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Board of Governors of the Federal Reserve System
Washington, D.C. 20551
September 29, 2014
Board Of Governors of the Federal Reserve System
Washington, D.C. 20551
Dear Mr. Bialek:
Thank you for the opportunity to comment on your draft report evaluating the Board's oversight of the payment agreement reached by the Office of the Comptroller Of the Currency (OCC) and the Board with several large mortgage loan servicers that replaced the Independent Foreclosure Review (IFR) process required by enforcement actions. As the report recognizes, as of August 15, 2014, borrowers of the 13 servicers covered by the report have cashed or deposited checks totaling approximately $3.15 billion, which represents approximately 86 percent of the value of checks issued to borrowers of those servicers. In negotiating the payment agreement, the Board coordinated with the OCC, which regulated most of the servicers participating in the IFR. The Board entered into the agreement to provide monetary compensation, in a timelier manner than was experienced with the IFR, to millions of borrowers affected by the foreclosure crisis.
The draft report contains five recommendations relating to the Board's oversight of the payment agreement and similar complex enforcement actions in the future. We are in general agreement with the recommendations and have begun taking steps to implement them, as outlined below.
The first recommendation is that the Division of Banking Supervision and Regulation (BS&R), the Division Of Consumer and Community Affairs (DCCA) and the Legal Division (Legal) (collectively, the Divisions) develop a framework to guide planning, vetting, and approving activities for large, complex enforcement strategies that may involve multiple institutions, multiple Board divisions, or multiple Reserve Banks. Board staff significantly expanded its planning and monitoring efforts during the course of the payment agreement and will continue to devote resources to overseeing the remaining requirements of the enforcement actions. Staff is also working on planning documents for possible steps to end the process for paying in-scope borrowers. We expect that this documentation will address the appropriate planning and risk assessment factors set out in recommendation one. We plan to leverage information learned throughout the IFR process and implementation of the payment agreement to ensure an appropriate level of planning, vetting, and approving activities for similar complex enforcement actions in the future.
The second recommendation is that the Divisions identify the circumstances in which project management resources should be used and develop a staffing plan to include project management resources with appropriate subject-matter expertise for those situations. Although project management resources were not available to assist Board staff in planning and implementing the IFR and the transition to the payment agreement, BS&R recently assigned staff with project management expertise to help finalize and implement our plan to end the process for paying in-scope borrowers. We agree that project management resources can add value and we will integrate available project management resources with appropriate subject-matter expertise when staffing similar complex enforcement actions in the future.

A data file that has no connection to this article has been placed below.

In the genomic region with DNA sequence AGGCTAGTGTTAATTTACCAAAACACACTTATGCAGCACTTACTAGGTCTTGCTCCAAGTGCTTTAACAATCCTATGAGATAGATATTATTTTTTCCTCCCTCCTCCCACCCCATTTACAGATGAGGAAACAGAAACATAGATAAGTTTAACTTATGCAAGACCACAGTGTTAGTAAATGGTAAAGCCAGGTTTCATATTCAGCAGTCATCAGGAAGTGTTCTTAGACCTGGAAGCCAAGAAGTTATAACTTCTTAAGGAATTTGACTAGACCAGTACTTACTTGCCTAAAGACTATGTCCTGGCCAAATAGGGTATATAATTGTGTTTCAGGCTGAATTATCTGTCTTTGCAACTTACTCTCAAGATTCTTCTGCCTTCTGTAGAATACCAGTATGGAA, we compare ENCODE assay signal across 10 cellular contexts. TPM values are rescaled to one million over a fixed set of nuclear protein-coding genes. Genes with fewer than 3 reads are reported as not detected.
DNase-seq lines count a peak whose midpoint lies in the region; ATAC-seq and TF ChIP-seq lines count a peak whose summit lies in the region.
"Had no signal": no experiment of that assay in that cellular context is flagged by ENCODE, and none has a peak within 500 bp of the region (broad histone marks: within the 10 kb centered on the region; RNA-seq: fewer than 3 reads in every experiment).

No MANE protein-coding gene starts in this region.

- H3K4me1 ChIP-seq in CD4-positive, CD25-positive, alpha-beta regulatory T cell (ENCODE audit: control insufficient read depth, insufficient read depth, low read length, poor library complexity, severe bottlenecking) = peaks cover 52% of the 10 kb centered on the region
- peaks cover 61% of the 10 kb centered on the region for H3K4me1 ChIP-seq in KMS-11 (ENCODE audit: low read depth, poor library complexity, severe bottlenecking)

The third recommendation is that the Divisions assess the potential impact of data reliability issues as part of the complex enforcement strategies framework described in recommendation one. As the report noted, to provide timely relief to borrowers, the terms of the payment agreement contained tight timeframes that did not permit intensive advance planning. However, these terms did include provisions to address data integrity issues without disadvantaging individual borrowers. As stated in response to recommendation one, we plan to leverage information learned throughout the IFR process and implementation of the payment agreement when planning for similar complex enforcement actions in the future, which would include addressing the potential impact of any data reliability issues as warranted.
The fourth recommendation is that the Divisions finalize an approach to end the payment agreement, including developing,in coordination with the OCC, a strategy to appropriately allocate any funds remaining in the qualified settlement funds (QSFs) that have not been cashed or deposited by borrowers, and continuing efforts to locate uncompensated borrowers. We have already begun working on a plan to end the process for paying in-scope borrowers, including continuing efforts to locate uncompensated borrowers and to appropriately allocate any funds remaining in the QSFs, and have been in discussions with the OCC. As stated in response to recommendation two, we have engaged project management resources to help finalize and implement our plan.
Finally, you recommended that the Divisions,as part of future agreements involving payments to harmed consumers, identify potential options for distributing any residual amounts as part of the planning process. In similar complex enforcement actions in the future, we plan to consider potential options for distributing any residual amounts as part of the planning process.
Thank you, again, for the opportunity to provide comments to this report.
Michael S. Gibson /signed/
Division of Banking Supervision and Regulation
Eric S. Belsky /signed/
Division of Consumer and Community Affairs
Scott G. Alvarez /signed/